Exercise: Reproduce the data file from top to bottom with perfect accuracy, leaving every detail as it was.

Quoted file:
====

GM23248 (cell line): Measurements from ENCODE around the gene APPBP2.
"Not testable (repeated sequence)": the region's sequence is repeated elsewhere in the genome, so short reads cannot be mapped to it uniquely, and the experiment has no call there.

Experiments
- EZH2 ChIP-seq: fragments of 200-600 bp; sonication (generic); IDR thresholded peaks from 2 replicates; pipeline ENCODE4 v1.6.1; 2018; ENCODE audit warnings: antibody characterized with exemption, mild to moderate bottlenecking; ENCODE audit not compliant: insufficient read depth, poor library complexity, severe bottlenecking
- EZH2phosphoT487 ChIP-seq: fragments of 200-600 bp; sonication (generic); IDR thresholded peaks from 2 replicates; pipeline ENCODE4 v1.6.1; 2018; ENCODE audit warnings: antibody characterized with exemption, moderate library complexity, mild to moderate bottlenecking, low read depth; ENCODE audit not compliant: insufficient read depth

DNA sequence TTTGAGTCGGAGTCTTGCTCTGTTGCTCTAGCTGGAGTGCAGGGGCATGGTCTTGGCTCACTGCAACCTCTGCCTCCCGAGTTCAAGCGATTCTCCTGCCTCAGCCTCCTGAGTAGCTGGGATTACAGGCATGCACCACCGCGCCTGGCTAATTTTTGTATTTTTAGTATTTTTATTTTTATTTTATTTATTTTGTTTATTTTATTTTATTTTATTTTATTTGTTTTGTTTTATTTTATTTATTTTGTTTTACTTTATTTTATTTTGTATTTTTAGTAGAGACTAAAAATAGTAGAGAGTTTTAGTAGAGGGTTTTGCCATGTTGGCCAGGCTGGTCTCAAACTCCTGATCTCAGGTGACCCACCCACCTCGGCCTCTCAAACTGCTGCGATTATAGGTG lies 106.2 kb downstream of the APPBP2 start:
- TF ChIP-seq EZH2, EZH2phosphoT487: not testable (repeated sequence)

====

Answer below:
GM23248 (cell line): Measurements from ENCODE around the gene APPBP2.
"Not testable (repeated sequence)": the region's sequence is repeated elsewhere in the genome, so short reads cannot be mapped to it uniquely, and the experiment has no call there.

Experiments
- EZH2 ChIP-seq: fragments of 200-600 bp; sonication (generic); IDR thresholded peaks from 2 replicates; pipeline ENCODE4 v1.6.1; 2018; ENCODE audit warnings: antibody characterized with exemption, mild to moderate bottlenecking; ENCODE audit not compliant: insufficient read depth, poor library complexity, severe bottlenecking
- EZH2phosphoT487 ChIP-seq: fragments of 200-600 bp; sonication (generic); IDR thresholded peaks from 2 replicates; pipeline ENCODE4 v1.6.1; 2018; ENCODE audit warnings: antibody characterized with exemption, moderate library complexity, mild to moderate bottlenecking, low read depth; ENCODE audit not compliant: insufficient read depth

DNA sequence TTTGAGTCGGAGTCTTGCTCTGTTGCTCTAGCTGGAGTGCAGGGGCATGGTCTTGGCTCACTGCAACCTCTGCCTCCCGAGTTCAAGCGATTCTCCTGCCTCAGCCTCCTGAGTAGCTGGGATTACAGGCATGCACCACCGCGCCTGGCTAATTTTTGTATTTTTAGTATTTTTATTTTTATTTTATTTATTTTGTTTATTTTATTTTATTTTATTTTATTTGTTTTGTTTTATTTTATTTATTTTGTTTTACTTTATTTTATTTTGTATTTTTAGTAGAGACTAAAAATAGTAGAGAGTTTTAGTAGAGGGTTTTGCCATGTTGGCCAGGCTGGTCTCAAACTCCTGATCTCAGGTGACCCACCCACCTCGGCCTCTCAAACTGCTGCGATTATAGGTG lies 106.2 kb downstream of the APPBP2 start:
- TF ChIP-seq EZH2, EZH2phosphoT487: not testable (repeated sequence)